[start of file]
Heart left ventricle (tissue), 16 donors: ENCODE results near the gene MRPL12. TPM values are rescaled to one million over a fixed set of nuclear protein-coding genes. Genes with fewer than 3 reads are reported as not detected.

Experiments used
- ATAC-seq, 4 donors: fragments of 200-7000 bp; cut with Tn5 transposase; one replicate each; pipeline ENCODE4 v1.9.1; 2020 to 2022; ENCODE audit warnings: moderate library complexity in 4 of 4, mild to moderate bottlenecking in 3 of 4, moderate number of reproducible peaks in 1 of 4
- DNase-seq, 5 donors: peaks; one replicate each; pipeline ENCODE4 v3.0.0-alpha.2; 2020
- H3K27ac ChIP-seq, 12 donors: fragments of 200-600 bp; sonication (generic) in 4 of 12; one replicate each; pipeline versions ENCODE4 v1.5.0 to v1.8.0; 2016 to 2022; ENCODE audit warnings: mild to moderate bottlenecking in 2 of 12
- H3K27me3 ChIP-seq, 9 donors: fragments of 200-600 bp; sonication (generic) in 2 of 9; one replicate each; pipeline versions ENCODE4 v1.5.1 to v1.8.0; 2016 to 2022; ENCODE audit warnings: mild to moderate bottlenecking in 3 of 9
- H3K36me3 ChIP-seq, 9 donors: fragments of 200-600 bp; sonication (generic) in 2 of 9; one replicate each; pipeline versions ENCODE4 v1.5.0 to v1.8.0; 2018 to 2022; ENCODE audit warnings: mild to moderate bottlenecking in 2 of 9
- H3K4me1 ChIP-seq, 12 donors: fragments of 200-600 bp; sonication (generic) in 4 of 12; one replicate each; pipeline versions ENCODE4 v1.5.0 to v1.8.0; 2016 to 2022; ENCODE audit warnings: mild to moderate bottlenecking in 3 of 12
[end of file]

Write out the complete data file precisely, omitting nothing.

Heart left ventricle (tissue), 16 donors: ENCODE results near the gene MRPL12. TPM values are rescaled to one million over a fixed set of nuclear protein-coding genes. Genes with fewer than 3 reads are reported as not detected.

Experiments used
- ATAC-seq, 4 donors: fragments of 200-7000 bp; cut with Tn5 transposase; one replicate each; pipeline ENCODE4 v1.9.1; 2020 to 2022; ENCODE audit warnings: moderate library complexity in 4 of 4, mild to moderate bottlenecking in 3 of 4, moderate number of reproducible peaks in 1 of 4
- DNase-seq, 5 donors: peaks; one replicate each; pipeline ENCODE4 v3.0.0-alpha.2; 2020
- H3K27ac ChIP-seq, 12 donors: fragments of 200-600 bp; sonication (generic) in 4 of 12; one replicate each; pipeline versions ENCODE4 v1.5.0 to v1.8.0; 2016 to 2022; ENCODE audit warnings: mild to moderate bottlenecking in 2 of 12
- H3K27me3 ChIP-seq, 9 donors: fragments of 200-600 bp; sonication (generic) in 2 of 9; one replicate each; pipeline versions ENCODE4 v1.5.1 to v1.8.0; 2016 to 2022; ENCODE audit warnings: mild to moderate bottlenecking in 3 of 9
- H3K36me3 ChIP-seq, 9 donors: fragments of 200-600 bp; sonication (generic) in 2 of 9; one replicate each; pipeline versions ENCODE4 v1.5.0 to v1.8.0; 2018 to 2022; ENCODE audit warnings: mild to moderate bottlenecking in 2 of 9
- H3K4me1 ChIP-seq, 12 donors: fragments of 200-600 bp; sonication (generic) in 4 of 12; one replicate each; pipeline versions ENCODE4 v1.5.0 to v1.8.0; 2016 to 2022; ENCODE audit warnings: mild to moderate bottlenecking in 3 of 12